Spaghetti is an open-source Python library for the analysis of network-based spatial data. Originating from the network module in PySAL (Python Spatial Analysis Library), it is under active development for the inclusion of newly proposed methods for building graph-theoretic networks and the analysis of network events.

An example of a network's minimum spanning tree:



The following are a selection of some examples that can be launched individually as interactive binders from the links on their respective pages. Additional examples can be found in the Tutorials section of the documentation. See the pysal/notebooks project for a jupyter-book version of this repository.


As of version 1.5.3, spaghetti officially supports Python 3.6, 3.7, 3.8, and 3.9. Please make sure that you are operating in a Python >= 3.6 environment.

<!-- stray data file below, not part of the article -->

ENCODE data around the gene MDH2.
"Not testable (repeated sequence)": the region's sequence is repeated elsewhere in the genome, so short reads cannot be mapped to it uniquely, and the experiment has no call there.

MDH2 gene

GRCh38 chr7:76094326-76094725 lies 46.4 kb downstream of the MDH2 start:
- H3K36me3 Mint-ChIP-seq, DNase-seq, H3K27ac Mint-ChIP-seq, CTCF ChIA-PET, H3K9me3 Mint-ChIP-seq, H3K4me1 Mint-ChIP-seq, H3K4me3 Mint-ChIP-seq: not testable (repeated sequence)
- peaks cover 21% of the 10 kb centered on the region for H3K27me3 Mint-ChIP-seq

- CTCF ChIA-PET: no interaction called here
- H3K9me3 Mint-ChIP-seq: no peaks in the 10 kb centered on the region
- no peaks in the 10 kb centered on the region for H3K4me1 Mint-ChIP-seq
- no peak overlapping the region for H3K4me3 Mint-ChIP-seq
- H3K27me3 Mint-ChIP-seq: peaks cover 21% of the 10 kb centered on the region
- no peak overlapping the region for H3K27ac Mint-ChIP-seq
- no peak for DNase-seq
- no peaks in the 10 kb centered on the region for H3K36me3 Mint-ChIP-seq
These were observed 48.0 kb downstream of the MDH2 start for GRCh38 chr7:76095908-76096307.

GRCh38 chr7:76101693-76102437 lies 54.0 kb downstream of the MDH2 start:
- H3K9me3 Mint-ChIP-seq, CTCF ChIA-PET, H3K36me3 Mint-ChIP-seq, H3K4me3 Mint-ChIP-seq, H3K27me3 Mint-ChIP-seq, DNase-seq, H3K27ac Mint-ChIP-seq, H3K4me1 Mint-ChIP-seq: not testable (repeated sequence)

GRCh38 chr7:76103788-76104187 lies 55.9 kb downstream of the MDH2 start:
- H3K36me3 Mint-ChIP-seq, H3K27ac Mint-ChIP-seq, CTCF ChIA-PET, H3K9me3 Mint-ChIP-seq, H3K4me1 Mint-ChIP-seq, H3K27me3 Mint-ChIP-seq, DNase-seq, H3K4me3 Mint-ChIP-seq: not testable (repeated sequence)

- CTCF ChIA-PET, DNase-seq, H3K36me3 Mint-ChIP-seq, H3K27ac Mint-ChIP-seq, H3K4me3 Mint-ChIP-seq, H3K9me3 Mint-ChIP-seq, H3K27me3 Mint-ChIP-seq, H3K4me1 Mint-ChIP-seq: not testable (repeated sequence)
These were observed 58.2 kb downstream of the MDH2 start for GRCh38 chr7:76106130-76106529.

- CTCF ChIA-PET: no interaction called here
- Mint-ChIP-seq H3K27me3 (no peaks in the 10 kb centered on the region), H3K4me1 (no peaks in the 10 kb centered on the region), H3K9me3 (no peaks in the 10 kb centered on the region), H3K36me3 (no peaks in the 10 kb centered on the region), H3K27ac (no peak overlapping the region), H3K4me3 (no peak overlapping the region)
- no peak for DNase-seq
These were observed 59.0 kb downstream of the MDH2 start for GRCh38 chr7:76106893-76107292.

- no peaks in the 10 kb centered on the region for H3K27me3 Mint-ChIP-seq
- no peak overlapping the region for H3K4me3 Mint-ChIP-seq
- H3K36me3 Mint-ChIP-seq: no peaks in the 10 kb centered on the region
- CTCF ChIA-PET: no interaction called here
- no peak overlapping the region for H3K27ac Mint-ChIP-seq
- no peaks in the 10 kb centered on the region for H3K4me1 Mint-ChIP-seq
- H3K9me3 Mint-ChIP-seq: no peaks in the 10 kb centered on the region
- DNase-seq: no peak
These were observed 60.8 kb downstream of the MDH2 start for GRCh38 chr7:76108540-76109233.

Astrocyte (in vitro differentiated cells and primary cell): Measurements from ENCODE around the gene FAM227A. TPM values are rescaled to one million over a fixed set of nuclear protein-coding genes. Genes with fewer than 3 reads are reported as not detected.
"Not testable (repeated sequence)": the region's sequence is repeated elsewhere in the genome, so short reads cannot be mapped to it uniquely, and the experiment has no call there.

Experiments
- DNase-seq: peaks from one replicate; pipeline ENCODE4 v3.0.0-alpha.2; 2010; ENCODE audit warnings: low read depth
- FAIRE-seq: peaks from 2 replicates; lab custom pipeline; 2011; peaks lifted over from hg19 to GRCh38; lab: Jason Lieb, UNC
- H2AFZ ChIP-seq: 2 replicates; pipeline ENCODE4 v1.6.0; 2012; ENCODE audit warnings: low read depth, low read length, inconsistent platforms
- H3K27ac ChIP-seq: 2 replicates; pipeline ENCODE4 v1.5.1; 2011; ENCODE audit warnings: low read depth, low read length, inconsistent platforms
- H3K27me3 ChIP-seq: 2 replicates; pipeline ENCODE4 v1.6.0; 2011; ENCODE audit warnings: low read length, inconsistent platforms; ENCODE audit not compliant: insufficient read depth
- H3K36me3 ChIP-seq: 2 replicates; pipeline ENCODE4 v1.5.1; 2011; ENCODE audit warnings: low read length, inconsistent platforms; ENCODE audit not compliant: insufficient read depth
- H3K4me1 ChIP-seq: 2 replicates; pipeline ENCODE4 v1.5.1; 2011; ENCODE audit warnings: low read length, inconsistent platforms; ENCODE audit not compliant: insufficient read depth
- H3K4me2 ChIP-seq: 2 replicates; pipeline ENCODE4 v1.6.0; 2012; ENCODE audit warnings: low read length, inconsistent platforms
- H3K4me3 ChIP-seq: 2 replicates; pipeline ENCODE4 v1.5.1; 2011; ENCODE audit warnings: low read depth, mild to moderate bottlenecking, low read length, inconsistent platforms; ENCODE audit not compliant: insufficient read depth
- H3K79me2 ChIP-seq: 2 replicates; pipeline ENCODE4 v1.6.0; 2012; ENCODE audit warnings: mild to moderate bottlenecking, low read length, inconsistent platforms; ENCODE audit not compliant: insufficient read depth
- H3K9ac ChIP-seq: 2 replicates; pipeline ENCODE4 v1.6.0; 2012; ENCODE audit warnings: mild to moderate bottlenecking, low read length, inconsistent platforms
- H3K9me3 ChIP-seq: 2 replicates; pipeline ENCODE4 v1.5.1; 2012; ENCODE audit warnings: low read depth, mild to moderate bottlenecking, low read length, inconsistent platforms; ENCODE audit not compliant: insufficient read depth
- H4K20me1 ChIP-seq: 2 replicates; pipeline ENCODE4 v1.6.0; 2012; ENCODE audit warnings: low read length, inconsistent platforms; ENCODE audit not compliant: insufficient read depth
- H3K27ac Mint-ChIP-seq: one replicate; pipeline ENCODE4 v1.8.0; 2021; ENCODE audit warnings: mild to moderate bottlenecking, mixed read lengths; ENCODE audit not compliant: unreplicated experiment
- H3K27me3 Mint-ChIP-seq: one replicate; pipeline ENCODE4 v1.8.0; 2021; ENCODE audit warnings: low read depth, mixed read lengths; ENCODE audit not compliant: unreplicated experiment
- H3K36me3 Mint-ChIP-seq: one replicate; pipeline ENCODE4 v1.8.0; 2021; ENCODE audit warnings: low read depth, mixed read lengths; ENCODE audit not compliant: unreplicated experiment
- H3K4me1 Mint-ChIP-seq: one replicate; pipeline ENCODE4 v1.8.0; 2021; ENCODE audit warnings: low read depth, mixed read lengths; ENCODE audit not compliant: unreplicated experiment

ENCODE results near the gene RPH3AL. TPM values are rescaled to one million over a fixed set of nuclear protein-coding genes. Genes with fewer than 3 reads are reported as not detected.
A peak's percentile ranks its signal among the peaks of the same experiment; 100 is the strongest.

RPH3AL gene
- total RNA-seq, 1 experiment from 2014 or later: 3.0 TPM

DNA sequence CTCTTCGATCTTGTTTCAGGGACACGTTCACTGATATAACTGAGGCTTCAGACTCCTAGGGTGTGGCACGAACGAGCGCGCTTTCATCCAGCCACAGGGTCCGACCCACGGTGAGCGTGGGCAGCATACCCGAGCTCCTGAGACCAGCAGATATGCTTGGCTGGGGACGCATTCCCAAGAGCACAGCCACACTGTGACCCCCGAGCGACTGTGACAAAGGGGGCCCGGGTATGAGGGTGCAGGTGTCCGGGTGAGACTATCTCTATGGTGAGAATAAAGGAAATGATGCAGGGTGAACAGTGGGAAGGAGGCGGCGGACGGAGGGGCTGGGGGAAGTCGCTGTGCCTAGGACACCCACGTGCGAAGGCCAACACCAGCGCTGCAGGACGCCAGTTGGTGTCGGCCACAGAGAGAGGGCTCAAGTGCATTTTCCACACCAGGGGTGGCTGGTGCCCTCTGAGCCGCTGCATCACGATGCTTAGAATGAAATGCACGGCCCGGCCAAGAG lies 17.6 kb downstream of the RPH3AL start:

Installing with conda via conda-forge (highly recommended)

To install spaghetti and all its dependencies, we recommend using the conda
manager, specifically with the conda-forge channel. This can be obtained by installing the Anaconda Distribution (a free Python distribution for data science), or through miniconda (minimal distribution only containing Python and the conda package manager).

Using conda, spaghetti can be installed as follows:

$ conda config --set channel_priority strict
$ conda install --channel conda-forge spaghetti

Also, geopandas provides a nice example to create a fresh environment for working with spatial data.

Installing with PyPI

$ pip install spaghetti

or download the source distribution (.tar.gz) and decompress it to your selected destination. Open a command shell and navigate to the decompressed folder.

$ pip install .


When installing via pip, you have to ensure that the required dependencies for spaghetti are installed on your operating system. Details on how to install these packages are linked below. Using conda (above) avoids having to install the dependencies separately.

Install the most current development version of spaghetti by running:

$ pip install git+